The JPMorgan Large Cap Growth Fund – Class A (OLGAX) fell 1.0% in December 2015 from a month ago. In the three-month and six-month periods ended December 31, the fund has risen 7.3% and 0.6%, respectively. In the one-year period, the fund is up 7.3%. Meanwhile, from the end of December until January 20, the fund is down 11.1%.
The fund has been an above-average performer in 2015, ranking fourth among the 11 funds in this review. Let’s look at what has contributed to the fund’s above-average performance.
Portfolio composition and contribution to returns
OLGAX has witnessed several market cycles since its inception in February 1994. The latest complete portfolio available for the fund is as of November 2015. Thus, we will take that portfolio as our base and consider valuation changes as they stand at the end of December 2015 for our analysis. All portfolio percentages mentioned from here on refer to their weights as per changes in valuation from November to December.
With Facebook (FB) and Class C shares of Alphabet (GOOG) leading the way, the information technology sector, which forms a third of the fund’s assets, emerged as the biggest contributor to the fund’s returns in 2015. Class A shares of Visa (V) also contributed a good deal. However, Micron Technology (MU) and Baidu (BIDU) reduced the sector’s positive contribution a bit.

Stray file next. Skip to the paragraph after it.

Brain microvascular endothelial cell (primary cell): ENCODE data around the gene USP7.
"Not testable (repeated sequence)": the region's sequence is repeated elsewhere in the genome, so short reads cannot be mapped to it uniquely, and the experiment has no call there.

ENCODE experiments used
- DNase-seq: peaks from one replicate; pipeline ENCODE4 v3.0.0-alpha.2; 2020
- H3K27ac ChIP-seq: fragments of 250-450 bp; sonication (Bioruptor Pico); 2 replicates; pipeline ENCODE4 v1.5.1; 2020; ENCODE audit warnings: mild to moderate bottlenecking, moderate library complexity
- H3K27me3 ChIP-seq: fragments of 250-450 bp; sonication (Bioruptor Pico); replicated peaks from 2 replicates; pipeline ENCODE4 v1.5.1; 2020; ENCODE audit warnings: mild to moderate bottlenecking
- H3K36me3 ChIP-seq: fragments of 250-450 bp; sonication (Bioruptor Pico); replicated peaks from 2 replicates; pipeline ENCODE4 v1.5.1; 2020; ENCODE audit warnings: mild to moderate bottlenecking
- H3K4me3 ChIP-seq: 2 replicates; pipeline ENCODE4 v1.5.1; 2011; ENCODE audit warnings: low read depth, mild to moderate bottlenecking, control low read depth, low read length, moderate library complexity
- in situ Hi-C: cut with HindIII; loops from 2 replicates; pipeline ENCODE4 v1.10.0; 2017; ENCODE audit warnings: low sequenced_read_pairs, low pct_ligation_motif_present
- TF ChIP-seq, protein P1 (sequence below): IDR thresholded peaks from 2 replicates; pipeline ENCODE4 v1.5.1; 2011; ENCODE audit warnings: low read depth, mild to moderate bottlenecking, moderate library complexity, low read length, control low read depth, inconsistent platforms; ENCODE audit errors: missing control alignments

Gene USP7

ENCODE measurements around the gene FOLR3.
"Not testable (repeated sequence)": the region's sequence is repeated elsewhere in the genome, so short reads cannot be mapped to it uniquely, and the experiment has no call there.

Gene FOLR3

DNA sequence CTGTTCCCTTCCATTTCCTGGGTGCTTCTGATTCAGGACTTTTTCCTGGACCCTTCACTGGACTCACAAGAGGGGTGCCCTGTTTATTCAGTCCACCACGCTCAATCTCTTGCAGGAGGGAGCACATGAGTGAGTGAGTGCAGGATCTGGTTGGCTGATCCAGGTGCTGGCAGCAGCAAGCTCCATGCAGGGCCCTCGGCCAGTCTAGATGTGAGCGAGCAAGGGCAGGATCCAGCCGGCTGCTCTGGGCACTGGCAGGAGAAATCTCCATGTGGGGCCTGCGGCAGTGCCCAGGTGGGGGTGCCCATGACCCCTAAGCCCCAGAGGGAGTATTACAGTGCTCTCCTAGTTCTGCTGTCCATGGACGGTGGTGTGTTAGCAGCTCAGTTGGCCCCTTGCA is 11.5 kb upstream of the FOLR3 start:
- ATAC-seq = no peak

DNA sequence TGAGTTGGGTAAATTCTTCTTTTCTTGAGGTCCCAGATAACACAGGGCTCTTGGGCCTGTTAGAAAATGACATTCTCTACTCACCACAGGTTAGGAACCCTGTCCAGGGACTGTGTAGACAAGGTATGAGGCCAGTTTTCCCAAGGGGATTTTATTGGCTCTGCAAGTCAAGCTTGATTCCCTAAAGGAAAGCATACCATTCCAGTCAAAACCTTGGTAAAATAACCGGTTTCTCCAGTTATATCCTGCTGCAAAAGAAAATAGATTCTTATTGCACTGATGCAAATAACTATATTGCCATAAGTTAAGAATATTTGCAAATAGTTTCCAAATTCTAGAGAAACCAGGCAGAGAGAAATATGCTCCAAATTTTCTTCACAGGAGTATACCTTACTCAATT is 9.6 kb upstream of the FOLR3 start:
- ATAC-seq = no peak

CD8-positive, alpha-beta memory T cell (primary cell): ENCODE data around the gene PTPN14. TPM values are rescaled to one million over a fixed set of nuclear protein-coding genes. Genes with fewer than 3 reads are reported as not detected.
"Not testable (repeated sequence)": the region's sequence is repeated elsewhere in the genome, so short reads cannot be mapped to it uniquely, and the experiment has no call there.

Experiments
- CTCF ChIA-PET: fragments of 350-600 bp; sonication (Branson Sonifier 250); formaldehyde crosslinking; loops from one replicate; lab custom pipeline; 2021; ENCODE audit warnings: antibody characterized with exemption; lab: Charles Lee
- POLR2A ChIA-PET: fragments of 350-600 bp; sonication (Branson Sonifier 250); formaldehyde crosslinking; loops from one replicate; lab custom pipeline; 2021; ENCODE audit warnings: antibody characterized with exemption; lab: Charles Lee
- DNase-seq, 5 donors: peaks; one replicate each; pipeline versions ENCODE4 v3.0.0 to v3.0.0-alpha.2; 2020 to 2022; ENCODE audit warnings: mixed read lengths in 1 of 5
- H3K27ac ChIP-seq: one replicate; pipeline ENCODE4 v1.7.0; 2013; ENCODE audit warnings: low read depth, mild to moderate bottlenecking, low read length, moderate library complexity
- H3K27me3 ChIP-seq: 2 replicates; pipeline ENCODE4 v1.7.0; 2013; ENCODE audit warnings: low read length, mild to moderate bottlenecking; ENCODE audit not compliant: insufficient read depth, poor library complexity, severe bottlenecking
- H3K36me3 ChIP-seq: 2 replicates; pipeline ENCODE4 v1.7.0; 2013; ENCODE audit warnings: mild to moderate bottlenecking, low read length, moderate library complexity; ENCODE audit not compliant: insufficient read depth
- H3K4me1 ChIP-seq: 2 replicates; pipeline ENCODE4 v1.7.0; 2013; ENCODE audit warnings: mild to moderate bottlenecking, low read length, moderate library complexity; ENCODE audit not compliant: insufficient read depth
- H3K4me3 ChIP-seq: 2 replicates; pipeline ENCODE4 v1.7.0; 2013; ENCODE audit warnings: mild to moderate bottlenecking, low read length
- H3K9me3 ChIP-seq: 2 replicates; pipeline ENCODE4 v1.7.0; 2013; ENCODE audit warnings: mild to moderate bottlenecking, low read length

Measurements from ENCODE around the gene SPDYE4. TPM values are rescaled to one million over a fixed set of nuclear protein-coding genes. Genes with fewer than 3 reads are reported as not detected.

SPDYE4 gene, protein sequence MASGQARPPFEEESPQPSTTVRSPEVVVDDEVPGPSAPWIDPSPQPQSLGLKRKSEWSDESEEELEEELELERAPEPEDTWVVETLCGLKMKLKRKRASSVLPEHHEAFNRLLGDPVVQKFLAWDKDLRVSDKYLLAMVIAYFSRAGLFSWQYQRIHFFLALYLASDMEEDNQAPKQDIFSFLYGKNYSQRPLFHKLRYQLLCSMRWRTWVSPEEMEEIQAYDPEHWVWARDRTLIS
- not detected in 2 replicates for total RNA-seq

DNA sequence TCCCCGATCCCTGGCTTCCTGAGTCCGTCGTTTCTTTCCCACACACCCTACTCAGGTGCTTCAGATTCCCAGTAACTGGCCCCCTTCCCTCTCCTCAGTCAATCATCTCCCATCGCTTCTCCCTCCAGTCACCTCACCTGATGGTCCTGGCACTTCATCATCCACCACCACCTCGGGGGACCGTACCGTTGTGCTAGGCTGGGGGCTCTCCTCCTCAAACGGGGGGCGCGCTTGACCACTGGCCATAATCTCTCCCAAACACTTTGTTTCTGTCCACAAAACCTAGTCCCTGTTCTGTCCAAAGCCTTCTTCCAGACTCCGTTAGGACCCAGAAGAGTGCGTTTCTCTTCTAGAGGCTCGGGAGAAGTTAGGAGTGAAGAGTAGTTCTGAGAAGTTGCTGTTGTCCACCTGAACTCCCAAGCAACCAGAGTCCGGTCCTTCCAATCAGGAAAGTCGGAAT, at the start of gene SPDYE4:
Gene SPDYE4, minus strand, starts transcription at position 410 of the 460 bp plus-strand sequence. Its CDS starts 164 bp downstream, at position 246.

The consumer discretionary sector was a dash behind information technology in terms of positive contribution in 2015. Amazon (AMZN) was by far the highest contributor from the sector with The Home Depot (HD) and Netflix (NFLX) contributing a sizable amount as well. Meanwhile, stocks like Michael Kors Holdings Limited (KORS) and 21st Century Fox (FOXA) ensured that detractors had a representation.
An interesting thing to note about that fund has been its stock picks in the energy sector. Even with all the headwinds, the energy sector emerged as a positive contributor for 2015, primarily driven by Cabot Oil & Gas (COG).
Reasons for above-average performance
The fund navigated 2015 decently enough to qualify it as an above-average performer. However, industrials were the bane of the fund’s returns. Further, select stocks emerged as meaningful negative contributors, thus capping the fund’s returns.
In the next article, we’ll look at the ClearBridge Aggressive Growth Fund – Class A (SHRAX).